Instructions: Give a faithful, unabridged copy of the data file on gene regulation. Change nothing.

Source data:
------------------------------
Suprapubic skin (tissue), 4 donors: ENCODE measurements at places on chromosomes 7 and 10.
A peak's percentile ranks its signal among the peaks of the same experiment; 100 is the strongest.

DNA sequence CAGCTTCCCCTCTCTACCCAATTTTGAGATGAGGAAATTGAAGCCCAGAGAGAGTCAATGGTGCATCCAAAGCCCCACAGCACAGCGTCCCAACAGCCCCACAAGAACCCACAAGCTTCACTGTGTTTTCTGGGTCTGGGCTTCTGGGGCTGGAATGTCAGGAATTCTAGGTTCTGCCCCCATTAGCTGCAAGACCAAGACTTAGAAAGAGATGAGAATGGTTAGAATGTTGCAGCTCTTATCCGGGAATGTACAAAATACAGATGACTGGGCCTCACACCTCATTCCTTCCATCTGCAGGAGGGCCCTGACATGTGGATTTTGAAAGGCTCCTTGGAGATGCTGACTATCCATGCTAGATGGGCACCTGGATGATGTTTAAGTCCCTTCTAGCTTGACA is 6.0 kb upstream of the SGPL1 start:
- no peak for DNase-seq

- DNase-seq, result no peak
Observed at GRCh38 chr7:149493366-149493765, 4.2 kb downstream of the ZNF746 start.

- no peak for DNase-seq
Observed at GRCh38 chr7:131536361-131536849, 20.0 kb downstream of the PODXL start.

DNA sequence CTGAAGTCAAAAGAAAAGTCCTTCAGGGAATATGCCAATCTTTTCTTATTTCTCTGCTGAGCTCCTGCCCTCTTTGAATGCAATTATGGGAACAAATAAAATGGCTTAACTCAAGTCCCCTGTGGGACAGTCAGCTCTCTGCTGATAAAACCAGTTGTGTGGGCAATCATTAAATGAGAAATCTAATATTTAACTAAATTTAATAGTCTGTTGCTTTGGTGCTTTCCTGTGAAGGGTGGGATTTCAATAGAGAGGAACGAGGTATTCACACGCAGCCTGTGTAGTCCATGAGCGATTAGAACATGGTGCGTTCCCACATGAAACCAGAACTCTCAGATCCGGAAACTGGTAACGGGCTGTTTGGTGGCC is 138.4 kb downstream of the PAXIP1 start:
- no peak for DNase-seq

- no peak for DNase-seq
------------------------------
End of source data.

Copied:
Suprapubic skin (tissue), 4 donors: ENCODE measurements at places on chromosomes 7 and 10.
A peak's percentile ranks its signal among the peaks of the same experiment; 100 is the strongest.

DNA sequence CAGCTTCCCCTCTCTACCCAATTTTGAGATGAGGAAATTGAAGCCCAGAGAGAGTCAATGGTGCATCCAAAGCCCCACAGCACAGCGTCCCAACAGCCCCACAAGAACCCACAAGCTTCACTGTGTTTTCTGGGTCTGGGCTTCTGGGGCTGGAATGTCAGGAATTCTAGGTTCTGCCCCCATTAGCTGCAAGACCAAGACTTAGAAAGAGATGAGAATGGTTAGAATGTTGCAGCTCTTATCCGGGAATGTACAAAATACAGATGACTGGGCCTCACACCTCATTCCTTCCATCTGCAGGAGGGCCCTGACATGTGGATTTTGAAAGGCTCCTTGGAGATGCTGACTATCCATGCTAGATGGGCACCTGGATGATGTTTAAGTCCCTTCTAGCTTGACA is 6.0 kb upstream of the SGPL1 start:
- no peak for DNase-seq

- DNase-seq, result no peak
Observed at GRCh38 chr7:149493366-149493765, 4.2 kb downstream of the ZNF746 start.

- no peak for DNase-seq
Observed at GRCh38 chr7:131536361-131536849, 20.0 kb downstream of the PODXL start.

DNA sequence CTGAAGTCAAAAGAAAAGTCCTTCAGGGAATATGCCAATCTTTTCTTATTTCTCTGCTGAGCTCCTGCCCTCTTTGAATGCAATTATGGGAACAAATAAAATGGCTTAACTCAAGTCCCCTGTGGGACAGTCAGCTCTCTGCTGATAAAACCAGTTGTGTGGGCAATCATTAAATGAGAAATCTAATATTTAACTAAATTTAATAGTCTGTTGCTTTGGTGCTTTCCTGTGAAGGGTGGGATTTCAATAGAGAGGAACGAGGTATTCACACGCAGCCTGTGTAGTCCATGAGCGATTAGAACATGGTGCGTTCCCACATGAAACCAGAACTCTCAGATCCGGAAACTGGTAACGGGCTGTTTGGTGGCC is 138.4 kb downstream of the PAXIP1 start:
- no peak for DNase-seq

- no peak for DNase-seq